Church at Ruidoso, Texas

Rendering The Spirit: Interview with Bruce Schultz

What is your name, and where are you from?
Bruce Schultz from Lafayette, Louisiana.

How did you get into photography as an art medium (as opposed to casual or professional use)?
I’ve always taken photographs for myself as an artistic expression, since the early 1970s.

I make images with wet-plate collodion to make tintypes on metal, or ambrotypes on glass, or glass negatives to make paper prints in the form of salt prints and albumen prints. I have one salt print and three albumen prints in this show, all from glass negatives.

What drew you to the specific media you practice?
I grew bored with making black and white images with film, printed onto factory-coated silver gelatin paper, something I had done for almost 40 years. As digital photography had emerged as the dominant means of making pictures, I regressed and sought out the basics of photography as it was first practiced. So I took a workshop in Missouri with wet plate photographer Bob Szabo in 2007.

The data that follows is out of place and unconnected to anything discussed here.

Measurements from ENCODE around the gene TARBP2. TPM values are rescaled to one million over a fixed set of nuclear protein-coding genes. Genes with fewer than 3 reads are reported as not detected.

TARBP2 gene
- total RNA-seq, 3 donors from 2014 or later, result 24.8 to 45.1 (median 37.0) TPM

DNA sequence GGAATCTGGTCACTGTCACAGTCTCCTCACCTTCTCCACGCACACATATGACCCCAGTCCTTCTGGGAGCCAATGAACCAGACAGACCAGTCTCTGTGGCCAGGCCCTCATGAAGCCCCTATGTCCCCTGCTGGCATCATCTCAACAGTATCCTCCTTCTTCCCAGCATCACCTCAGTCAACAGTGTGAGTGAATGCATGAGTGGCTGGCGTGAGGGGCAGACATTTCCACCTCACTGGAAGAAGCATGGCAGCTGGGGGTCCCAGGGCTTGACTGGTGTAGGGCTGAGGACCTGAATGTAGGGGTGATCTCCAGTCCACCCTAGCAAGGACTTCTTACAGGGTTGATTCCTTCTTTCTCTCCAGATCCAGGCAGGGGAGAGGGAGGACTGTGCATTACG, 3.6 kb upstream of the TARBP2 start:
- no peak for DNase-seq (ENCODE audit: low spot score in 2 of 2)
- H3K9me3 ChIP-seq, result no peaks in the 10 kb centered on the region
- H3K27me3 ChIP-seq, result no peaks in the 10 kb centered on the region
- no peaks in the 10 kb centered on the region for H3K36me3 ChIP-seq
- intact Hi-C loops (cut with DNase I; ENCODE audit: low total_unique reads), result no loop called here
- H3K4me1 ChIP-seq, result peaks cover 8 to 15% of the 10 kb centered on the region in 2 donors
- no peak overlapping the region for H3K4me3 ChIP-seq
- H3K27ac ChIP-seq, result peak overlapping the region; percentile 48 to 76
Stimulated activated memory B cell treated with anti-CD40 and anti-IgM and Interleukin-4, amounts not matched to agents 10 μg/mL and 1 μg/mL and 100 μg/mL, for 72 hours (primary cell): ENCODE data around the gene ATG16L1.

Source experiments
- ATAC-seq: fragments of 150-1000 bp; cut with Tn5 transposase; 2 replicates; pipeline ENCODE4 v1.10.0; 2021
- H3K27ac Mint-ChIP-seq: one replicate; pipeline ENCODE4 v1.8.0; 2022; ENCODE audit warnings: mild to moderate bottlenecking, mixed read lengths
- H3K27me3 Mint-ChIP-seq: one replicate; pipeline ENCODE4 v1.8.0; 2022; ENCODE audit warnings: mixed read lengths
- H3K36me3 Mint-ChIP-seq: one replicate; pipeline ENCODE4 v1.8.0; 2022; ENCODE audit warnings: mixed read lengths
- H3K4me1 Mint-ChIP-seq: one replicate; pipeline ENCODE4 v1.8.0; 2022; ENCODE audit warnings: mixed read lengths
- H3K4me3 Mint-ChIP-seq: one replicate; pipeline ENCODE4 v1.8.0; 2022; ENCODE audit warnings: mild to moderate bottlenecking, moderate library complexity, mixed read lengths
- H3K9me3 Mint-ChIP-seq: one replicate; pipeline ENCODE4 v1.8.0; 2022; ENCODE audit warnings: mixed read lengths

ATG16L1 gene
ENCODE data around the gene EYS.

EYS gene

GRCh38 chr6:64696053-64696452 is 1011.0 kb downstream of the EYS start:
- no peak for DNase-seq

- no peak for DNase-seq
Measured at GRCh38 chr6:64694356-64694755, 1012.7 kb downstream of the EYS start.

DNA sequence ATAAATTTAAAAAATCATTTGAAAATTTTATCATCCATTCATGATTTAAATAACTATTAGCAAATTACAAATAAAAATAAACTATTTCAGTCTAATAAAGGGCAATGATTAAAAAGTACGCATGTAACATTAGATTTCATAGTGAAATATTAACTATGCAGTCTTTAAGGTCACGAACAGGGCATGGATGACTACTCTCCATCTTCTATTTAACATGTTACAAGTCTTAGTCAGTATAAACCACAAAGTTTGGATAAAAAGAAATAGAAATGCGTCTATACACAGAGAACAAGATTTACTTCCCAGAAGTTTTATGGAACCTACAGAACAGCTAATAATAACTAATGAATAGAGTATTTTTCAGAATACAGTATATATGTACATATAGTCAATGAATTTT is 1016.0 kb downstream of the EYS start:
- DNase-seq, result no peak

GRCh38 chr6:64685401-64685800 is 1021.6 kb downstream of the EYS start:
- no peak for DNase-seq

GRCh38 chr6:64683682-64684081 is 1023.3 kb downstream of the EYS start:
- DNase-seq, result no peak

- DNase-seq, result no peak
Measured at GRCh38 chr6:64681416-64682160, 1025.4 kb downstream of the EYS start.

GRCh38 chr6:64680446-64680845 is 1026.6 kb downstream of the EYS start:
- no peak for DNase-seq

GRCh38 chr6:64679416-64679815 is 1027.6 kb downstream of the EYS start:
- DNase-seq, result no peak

Since then, I no longer shoot film. I make tintypes at civil war reenactments, and also photograph a wide range of subject matter from still lifes, landscapes and nudes. I’ve made images for movies (“Beautiful Creatures” and a remake of “The Magnificent Seven.”) And TV shows including “American Horror Story” and “Into the Badlands,” in addition to several CD covers.

How does the choice of media influence your choice of subject matter (or vice versa)?
Since my chosen process requires exposures of several seconds to minutes, action can’t be photographed but even that can be overcome if one is willing to invest in a high-powered, eyebrow singeing flash equipment. I will occasionally pay homage to 19th century images.

In today’s mobile, electronic world of instant communication and virtual sharing of images, how important is it to you to create hand-made images?